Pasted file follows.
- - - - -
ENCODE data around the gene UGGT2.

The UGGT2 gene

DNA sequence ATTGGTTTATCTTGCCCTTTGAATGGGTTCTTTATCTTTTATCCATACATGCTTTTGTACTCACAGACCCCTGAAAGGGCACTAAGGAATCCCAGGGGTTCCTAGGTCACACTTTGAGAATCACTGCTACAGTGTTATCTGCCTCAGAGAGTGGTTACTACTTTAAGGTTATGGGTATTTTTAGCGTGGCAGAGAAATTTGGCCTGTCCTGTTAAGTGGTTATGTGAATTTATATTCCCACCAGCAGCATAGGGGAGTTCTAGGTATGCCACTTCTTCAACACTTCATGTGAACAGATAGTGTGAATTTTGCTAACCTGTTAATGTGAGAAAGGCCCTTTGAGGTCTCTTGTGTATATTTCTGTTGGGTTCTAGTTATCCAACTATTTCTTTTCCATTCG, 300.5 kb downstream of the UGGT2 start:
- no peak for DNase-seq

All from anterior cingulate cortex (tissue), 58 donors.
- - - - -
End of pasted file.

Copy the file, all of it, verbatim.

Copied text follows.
ENCODE data around the gene UGGT2.

The UGGT2 gene

DNA sequence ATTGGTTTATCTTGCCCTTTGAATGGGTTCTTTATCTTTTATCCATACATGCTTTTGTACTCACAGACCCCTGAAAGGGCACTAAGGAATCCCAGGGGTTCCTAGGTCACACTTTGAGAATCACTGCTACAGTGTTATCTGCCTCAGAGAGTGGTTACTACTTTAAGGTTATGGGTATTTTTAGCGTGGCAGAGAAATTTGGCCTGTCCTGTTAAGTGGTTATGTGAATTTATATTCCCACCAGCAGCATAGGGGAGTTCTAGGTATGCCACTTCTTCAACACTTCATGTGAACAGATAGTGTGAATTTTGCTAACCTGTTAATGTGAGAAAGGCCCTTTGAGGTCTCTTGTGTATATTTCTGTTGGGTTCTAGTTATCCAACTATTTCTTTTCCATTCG, 300.5 kb downstream of the UGGT2 start:
- no peak for DNase-seq

All from anterior cingulate cortex (tissue), 58 donors.